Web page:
• Top aide announces run for Mass. attorney general


    BOSTON (AP) - A one-time professional basketball player who is the former top deputy for state Attorney General Martha Coakley has become the first candidate to formally announce a run for the top law enforcement post, one of the most coveted in the state.

    Maura Healey, a 42-year-old Democrat who resigned last week to launch her campaign, said Monday that she wants to carry on the office's legacy.

    Healey said she was confident that her "passion, her vision and her energy for the office" makes her the best candidate. She pointed to her work in areas like environmental protection, civil rights and as a key player in the state's challenge to the federal Defense of Marriage Act, which denied federal benefits to legally married same-sex couples.

    If elected, Healey said she would continue to focus on those and other issues, including fighting against escalating health care costs and protecting businesses and individual taxpayers by ensuring everyone is playing by the rules.

    Healey is a novice candidate who is little known to voters, a hurdle she acknowledged she'll have to overcome.

    "As a first time candidate I have my work cut out for me," she said. "I'm anxious to get out there and to meet people, to talk with people, to listen to people and to work very hard over the next year."

    Coakley, a Democrat, has announced that she'll run for governor rather than seek re-election to a third term as attorney general next year.

    So far, no one else has announced their candidacy for the office, although state Rep. Harold Naughton, a Clinton Democrat, is also expected to formally jump into the race this week.

    Several would-be candidates have already said they're not interested in the job, including Bristol District Attorney Samuel Sutter, state Secretary William Galvin and Suffolk District Attorney Daniel Conley.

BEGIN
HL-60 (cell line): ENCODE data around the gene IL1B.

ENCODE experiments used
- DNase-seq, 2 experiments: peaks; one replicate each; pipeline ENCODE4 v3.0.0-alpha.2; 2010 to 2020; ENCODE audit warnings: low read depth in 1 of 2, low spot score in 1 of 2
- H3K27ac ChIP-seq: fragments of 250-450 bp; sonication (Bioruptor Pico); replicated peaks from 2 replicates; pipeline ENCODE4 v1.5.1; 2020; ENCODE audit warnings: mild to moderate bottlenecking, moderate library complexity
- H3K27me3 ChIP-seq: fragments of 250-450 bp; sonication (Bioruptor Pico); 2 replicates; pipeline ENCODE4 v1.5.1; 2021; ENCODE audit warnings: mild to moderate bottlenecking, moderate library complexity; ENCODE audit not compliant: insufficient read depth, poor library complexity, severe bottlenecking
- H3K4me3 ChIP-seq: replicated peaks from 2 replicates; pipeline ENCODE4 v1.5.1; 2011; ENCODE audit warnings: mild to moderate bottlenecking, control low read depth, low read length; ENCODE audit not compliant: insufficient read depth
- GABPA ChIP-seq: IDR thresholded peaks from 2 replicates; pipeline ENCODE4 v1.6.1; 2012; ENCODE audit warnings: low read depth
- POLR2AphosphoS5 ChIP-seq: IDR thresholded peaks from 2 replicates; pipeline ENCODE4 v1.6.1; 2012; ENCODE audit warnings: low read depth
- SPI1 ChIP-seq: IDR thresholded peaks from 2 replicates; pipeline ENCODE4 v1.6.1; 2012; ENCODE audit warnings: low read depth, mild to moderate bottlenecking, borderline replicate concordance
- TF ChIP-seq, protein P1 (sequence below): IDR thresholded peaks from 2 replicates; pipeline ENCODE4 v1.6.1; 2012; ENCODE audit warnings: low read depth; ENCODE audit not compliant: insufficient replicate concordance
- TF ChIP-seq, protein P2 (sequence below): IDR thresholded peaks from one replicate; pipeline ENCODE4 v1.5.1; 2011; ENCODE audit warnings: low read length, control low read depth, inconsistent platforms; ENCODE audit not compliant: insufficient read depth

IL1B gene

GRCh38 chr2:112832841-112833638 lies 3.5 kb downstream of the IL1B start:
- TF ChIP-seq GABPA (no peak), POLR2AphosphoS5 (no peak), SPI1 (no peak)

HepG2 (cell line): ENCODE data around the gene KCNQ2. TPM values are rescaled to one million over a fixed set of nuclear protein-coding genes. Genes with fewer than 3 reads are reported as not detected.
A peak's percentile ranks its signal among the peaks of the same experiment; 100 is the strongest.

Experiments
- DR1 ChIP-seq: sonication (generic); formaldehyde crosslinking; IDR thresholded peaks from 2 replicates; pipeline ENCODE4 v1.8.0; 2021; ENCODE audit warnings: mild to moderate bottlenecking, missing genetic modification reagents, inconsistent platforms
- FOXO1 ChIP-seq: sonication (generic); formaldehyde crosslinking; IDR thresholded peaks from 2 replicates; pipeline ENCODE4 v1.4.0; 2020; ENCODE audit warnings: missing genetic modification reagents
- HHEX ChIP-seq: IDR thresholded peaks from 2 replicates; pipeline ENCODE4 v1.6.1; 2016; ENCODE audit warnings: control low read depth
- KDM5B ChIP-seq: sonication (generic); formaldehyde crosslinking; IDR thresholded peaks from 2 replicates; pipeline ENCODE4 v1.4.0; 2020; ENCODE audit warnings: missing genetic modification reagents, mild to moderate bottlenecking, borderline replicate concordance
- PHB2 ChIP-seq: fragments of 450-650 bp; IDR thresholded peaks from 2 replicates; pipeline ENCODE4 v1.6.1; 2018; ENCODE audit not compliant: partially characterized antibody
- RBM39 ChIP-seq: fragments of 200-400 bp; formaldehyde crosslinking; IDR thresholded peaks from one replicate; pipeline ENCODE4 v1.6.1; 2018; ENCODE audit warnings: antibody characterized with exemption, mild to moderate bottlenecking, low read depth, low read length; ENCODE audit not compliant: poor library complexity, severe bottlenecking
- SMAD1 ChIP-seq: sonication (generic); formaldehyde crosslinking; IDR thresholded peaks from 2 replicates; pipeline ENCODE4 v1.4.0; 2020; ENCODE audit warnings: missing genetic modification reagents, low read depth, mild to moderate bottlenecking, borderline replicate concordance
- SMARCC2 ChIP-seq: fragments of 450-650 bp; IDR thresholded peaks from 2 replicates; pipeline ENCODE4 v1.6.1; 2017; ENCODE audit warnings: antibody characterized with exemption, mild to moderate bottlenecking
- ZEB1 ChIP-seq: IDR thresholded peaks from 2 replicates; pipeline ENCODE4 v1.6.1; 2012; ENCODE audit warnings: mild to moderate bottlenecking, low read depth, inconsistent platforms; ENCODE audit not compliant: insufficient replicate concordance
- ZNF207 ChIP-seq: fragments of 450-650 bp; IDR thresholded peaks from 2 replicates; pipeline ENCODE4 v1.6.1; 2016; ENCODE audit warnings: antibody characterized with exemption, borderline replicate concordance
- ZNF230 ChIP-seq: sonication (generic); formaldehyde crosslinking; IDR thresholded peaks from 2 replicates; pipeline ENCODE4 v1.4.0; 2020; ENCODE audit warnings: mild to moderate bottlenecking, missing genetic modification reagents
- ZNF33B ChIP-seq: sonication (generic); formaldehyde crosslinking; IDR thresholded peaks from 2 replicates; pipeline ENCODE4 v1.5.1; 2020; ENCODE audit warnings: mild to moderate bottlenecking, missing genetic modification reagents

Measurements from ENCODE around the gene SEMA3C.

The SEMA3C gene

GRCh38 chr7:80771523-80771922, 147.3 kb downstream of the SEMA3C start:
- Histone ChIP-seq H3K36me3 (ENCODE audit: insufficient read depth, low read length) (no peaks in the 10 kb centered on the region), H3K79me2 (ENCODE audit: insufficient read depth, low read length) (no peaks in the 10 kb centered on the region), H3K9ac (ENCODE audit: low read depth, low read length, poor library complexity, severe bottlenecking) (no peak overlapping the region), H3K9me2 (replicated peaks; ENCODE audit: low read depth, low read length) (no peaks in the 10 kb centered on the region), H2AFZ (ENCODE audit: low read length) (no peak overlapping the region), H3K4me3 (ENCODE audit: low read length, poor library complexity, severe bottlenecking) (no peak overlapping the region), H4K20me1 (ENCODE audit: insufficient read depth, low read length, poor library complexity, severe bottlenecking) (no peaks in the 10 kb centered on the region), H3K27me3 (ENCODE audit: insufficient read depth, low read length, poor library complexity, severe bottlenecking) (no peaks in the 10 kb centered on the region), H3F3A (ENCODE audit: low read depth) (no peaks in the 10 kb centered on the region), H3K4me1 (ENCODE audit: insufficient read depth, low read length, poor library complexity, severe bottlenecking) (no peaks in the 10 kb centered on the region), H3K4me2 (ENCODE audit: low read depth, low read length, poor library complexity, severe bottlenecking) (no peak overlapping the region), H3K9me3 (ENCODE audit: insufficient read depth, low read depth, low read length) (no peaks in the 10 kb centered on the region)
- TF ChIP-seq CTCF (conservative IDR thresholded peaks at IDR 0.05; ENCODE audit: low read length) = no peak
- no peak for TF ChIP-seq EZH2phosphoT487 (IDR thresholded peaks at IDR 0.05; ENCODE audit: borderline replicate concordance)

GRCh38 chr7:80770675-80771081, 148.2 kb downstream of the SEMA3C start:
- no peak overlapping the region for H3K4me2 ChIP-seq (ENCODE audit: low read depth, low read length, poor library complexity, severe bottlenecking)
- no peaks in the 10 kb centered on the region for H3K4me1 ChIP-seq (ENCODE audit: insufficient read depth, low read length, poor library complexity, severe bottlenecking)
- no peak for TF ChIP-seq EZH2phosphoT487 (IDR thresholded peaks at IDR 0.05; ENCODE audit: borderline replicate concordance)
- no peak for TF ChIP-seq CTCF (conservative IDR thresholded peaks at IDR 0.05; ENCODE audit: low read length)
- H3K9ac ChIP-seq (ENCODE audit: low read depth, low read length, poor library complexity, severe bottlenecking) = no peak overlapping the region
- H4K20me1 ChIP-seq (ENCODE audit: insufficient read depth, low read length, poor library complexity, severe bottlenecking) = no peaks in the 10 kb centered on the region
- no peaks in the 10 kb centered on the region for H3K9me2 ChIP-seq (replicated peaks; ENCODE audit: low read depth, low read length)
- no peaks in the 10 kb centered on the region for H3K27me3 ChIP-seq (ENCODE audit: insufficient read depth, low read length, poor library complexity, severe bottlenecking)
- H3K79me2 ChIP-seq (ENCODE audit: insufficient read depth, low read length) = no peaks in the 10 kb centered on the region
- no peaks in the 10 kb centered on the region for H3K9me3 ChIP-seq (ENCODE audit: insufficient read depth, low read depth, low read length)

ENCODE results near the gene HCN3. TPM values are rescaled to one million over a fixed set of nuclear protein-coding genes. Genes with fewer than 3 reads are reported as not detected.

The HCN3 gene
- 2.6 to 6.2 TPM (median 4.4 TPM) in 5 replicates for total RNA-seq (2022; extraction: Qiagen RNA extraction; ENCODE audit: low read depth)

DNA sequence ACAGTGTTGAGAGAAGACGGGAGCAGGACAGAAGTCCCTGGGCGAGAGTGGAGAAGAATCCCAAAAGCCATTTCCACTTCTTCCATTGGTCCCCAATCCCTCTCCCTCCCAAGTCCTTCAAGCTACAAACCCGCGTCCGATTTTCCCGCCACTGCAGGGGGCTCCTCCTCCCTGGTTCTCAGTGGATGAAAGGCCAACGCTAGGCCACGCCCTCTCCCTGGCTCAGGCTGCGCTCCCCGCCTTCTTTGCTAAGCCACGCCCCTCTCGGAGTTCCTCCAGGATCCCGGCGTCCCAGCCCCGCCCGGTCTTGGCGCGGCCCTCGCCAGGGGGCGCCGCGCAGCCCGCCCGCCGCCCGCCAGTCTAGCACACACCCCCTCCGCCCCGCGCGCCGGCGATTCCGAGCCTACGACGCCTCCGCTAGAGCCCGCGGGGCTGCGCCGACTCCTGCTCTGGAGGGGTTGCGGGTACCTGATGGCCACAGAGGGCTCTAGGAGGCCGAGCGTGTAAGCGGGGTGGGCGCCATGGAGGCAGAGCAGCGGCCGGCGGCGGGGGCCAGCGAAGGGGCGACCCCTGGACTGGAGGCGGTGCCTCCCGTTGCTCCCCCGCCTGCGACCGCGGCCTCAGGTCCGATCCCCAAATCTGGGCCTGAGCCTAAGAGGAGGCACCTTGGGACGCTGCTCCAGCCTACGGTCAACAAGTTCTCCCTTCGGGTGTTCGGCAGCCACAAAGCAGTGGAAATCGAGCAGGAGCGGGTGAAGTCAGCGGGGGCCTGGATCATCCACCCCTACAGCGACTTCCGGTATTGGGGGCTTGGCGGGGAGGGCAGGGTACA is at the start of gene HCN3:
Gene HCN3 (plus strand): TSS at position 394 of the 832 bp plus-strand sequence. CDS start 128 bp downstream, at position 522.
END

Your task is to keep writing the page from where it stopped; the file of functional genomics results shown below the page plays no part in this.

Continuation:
In making her initial campaign pitch, Healey pointed to her work leading two divisions within the attorney general's office overseeing sectors dealing with business and labor as well as public protection and advocacy. She said that has given her the administrative experience to lead the entire office.

    Healey also oversaw other areas including consumer protection, fair labor, energy, ratepayer advocacy, environmental protection, health care, insurance and financial services, antitrust and Medicaid fraud.

    "The attorney general's office is one that basically touches every aspect of a person's life, every sector of our economy, every community across the state," she said.

    Healey, who touted her working class roots, is a former captain of the Harvard University women's basketball team. She went on to play two years of professional basketball in Austria before returning to the U.S. to earn a law degree from Northeastern University.

    She worked in the private sector and as a prosecutor in the Middlesex district attorney's office before joining the attorney general. She currently lives in the Charlestown neighborhood of Boston with her partner.

    Other Democrats mentioned as possible attorney general candidates include Lowell state Sen. Eileen Donoghue and former state Sen. Warren Tolman.

    On the Republicans side, Gloucester state Sen. Bruce Tarr, former U.S. Attorney Michael Sullivan and Peter Flaherty, a former prosecutor and adviser to former Gov. Mitt Romney, are all possible attorney general candidates.

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